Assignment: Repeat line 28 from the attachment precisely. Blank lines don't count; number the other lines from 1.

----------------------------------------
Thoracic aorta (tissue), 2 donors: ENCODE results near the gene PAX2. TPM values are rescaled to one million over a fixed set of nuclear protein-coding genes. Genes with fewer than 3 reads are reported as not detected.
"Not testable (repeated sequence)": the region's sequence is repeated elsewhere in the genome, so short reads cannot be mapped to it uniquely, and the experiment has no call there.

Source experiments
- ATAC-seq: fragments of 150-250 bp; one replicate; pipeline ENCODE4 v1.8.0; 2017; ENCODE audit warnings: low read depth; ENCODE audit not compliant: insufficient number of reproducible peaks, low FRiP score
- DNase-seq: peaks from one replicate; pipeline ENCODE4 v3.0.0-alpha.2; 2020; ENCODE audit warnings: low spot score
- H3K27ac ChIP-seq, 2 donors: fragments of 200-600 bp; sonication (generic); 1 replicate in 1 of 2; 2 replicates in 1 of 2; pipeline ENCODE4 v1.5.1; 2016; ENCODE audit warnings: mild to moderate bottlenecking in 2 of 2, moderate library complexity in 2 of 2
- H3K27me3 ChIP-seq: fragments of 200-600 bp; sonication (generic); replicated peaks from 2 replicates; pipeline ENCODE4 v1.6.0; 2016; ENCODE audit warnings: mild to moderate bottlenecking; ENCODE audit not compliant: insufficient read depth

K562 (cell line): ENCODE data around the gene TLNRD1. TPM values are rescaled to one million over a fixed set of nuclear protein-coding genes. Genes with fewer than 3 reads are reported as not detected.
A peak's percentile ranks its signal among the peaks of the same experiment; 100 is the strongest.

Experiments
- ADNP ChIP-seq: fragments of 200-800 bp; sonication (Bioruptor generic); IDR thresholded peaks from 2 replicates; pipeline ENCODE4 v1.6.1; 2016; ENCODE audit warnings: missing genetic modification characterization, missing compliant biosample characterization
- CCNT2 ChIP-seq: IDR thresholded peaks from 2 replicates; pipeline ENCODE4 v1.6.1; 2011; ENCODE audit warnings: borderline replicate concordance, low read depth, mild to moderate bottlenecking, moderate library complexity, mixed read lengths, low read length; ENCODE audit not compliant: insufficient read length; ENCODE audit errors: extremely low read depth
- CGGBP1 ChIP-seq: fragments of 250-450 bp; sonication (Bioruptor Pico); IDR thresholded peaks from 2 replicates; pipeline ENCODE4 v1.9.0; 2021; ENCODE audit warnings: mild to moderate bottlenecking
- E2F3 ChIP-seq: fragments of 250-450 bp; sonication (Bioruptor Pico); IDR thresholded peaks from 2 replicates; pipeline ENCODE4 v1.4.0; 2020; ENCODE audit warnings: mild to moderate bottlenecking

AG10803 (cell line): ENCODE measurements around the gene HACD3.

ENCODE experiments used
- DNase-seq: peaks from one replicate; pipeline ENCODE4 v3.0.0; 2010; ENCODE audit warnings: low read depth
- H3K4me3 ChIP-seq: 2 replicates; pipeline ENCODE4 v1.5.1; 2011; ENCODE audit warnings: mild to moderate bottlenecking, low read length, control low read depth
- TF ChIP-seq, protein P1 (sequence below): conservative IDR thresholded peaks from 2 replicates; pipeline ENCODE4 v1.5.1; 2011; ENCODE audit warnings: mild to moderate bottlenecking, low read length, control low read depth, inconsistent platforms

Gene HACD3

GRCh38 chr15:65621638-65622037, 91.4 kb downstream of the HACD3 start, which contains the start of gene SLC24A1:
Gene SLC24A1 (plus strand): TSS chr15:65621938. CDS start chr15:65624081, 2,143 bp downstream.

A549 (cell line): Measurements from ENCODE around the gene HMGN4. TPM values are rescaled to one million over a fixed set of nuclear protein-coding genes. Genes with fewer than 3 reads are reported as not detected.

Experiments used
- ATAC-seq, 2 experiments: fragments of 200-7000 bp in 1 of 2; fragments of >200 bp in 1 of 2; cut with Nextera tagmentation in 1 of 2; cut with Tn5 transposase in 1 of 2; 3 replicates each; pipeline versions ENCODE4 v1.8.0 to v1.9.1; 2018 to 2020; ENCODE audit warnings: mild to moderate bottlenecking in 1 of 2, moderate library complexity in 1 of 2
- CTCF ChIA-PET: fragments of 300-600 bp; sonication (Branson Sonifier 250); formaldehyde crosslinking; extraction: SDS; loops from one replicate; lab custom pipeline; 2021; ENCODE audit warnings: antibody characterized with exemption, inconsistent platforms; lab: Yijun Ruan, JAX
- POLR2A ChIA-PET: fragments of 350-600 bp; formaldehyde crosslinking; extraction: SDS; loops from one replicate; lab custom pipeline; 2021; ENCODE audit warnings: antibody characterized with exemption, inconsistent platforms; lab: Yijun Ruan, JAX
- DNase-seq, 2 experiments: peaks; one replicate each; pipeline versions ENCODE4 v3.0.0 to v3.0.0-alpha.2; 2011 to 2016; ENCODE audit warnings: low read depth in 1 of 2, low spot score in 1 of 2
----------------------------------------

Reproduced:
- DNase-seq, 2 experiments: peaks; one replicate each; pipeline versions ENCODE4 v3.0.0 to v3.0.0-alpha.2; 2011 to 2016; ENCODE audit warnings: low read depth in 1 of 2, low spot score in 1 of 2